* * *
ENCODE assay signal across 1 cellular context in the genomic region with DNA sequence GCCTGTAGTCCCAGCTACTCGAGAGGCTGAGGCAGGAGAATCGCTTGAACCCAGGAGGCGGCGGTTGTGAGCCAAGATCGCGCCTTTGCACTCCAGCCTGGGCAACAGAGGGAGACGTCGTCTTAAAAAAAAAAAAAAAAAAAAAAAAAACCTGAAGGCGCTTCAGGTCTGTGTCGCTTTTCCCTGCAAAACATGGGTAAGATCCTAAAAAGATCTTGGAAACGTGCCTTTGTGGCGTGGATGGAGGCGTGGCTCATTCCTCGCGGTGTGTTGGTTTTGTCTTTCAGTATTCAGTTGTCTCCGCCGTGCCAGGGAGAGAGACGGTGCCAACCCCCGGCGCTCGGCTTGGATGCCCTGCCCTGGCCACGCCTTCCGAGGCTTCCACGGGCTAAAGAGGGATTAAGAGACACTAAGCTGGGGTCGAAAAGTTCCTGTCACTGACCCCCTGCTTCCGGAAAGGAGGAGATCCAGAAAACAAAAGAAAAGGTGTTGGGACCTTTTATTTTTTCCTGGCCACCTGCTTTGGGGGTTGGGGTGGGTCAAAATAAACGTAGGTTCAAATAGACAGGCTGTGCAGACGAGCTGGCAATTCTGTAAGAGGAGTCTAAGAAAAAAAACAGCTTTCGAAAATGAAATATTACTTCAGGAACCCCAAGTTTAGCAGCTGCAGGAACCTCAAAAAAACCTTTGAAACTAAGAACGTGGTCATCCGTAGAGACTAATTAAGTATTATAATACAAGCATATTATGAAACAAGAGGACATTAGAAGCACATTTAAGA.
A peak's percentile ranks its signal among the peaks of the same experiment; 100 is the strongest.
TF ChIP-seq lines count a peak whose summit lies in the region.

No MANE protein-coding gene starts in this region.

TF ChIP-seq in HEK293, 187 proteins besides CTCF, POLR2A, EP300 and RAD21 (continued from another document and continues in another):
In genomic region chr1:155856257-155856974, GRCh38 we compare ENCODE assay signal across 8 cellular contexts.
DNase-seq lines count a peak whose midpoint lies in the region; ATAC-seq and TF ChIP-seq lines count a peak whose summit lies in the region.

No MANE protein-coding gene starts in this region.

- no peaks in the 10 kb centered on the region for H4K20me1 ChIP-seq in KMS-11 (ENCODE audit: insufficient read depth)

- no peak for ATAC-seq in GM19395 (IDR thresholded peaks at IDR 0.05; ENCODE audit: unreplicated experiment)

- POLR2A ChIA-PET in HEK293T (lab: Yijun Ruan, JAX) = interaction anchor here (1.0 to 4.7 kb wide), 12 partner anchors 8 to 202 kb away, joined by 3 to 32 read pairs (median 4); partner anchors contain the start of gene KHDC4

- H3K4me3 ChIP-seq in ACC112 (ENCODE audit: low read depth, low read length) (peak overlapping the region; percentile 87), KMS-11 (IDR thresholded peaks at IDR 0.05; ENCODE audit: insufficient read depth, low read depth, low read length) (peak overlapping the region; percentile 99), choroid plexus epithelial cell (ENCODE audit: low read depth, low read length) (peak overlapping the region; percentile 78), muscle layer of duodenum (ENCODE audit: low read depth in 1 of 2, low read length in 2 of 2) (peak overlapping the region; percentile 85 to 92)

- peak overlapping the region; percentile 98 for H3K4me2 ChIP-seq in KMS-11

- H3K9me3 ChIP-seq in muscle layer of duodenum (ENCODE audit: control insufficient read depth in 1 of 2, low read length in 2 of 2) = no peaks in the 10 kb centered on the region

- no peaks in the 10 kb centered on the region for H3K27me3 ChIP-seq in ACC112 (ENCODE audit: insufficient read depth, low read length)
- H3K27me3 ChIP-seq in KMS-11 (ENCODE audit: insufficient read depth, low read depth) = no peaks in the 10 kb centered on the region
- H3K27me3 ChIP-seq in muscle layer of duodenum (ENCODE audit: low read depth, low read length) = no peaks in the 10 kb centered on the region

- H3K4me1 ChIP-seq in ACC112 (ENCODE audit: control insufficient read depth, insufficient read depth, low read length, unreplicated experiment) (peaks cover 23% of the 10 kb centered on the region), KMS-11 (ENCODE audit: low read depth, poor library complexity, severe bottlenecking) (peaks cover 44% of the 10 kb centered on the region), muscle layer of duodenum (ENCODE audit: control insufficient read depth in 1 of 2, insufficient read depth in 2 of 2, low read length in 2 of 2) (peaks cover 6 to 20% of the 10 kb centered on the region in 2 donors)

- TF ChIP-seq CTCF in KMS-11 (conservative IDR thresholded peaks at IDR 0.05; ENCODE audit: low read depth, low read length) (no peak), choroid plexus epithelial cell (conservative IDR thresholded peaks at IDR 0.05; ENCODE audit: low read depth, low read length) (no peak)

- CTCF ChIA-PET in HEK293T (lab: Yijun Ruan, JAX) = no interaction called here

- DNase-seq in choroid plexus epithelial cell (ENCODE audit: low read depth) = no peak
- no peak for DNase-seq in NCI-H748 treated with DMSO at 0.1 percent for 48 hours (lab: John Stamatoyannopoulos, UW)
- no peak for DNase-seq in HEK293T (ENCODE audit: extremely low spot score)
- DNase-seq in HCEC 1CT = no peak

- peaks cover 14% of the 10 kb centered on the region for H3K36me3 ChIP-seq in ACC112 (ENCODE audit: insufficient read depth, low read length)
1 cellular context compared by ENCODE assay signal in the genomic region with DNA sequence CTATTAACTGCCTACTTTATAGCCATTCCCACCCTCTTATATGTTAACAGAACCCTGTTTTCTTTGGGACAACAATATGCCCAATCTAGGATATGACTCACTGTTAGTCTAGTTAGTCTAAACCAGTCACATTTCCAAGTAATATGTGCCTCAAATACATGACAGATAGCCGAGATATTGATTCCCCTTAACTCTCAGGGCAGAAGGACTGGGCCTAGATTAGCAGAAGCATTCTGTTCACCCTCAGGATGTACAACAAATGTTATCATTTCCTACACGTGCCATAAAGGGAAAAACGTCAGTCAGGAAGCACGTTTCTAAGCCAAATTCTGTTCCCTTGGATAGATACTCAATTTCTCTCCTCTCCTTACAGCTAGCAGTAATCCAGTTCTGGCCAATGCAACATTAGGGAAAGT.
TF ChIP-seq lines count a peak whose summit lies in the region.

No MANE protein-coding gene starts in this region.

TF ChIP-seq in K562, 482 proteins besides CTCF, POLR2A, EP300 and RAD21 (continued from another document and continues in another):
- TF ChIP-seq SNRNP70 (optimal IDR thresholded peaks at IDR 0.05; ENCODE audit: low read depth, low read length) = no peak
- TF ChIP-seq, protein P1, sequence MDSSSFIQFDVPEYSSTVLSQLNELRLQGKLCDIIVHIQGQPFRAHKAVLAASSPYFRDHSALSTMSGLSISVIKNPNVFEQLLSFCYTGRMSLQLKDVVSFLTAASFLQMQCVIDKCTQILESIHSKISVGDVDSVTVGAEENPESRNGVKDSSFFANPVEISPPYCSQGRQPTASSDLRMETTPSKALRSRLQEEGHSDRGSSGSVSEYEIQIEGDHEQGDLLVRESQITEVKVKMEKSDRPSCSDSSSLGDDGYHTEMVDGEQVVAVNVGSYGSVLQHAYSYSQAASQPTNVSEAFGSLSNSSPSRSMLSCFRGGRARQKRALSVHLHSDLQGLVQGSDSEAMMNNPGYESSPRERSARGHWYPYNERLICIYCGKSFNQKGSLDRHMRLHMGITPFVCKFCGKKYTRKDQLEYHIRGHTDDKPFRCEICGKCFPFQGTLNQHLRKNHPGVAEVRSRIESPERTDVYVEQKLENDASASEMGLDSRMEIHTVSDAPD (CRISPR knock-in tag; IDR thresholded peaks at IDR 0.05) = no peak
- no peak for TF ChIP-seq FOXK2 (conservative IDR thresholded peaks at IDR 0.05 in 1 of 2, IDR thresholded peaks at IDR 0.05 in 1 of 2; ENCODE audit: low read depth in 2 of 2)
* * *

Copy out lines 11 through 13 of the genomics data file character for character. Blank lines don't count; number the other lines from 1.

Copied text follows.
- POLR2A ChIA-PET in HEK293T (lab: Yijun Ruan, JAX) = interaction anchor here (1.0 to 4.7 kb wide), 12 partner anchors 8 to 202 kb away, joined by 3 to 32 read pairs (median 4); partner anchors contain the start of gene KHDC4

- H3K4me3 ChIP-seq in ACC112 (ENCODE audit: low read depth, low read length) (peak overlapping the region; percentile 87), KMS-11 (IDR thresholded peaks at IDR 0.05; ENCODE audit: insufficient read depth, low read depth, low read length) (peak overlapping the region; percentile 99), choroid plexus epithelial cell (ENCODE audit: low read depth, low read length) (peak overlapping the region; percentile 78), muscle layer of duodenum (ENCODE audit: low read depth in 1 of 2, low read length in 2 of 2) (peak overlapping the region; percentile 85 to 92)

- peak overlapping the region; percentile 98 for H3K4me2 ChIP-seq in KMS-11